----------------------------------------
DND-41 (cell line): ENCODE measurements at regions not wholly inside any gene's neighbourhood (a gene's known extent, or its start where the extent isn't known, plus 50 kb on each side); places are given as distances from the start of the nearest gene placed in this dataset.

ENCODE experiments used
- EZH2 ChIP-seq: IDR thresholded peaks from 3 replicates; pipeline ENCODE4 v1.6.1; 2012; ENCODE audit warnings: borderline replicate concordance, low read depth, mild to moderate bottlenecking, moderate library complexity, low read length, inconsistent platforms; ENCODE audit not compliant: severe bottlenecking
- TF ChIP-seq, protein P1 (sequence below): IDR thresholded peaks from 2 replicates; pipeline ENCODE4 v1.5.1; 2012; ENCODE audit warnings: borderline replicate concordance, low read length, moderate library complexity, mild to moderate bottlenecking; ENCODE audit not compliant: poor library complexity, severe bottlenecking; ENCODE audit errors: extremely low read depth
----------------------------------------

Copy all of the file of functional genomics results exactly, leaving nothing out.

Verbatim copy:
DND-41 (cell line): ENCODE measurements at regions not wholly inside any gene's neighbourhood (a gene's known extent, or its start where the extent isn't known, plus 50 kb on each side); places are given as distances from the start of the nearest gene placed in this dataset.

ENCODE experiments used
- EZH2 ChIP-seq: IDR thresholded peaks from 3 replicates; pipeline ENCODE4 v1.6.1; 2012; ENCODE audit warnings: borderline replicate concordance, low read depth, mild to moderate bottlenecking, moderate library complexity, low read length, inconsistent platforms; ENCODE audit not compliant: severe bottlenecking
- TF ChIP-seq, protein P1 (sequence below): IDR thresholded peaks from 2 replicates; pipeline ENCODE4 v1.5.1; 2012; ENCODE audit warnings: borderline replicate concordance, low read length, moderate library complexity, mild to moderate bottlenecking; ENCODE audit not compliant: poor library complexity, severe bottlenecking; ENCODE audit errors: extremely low read depth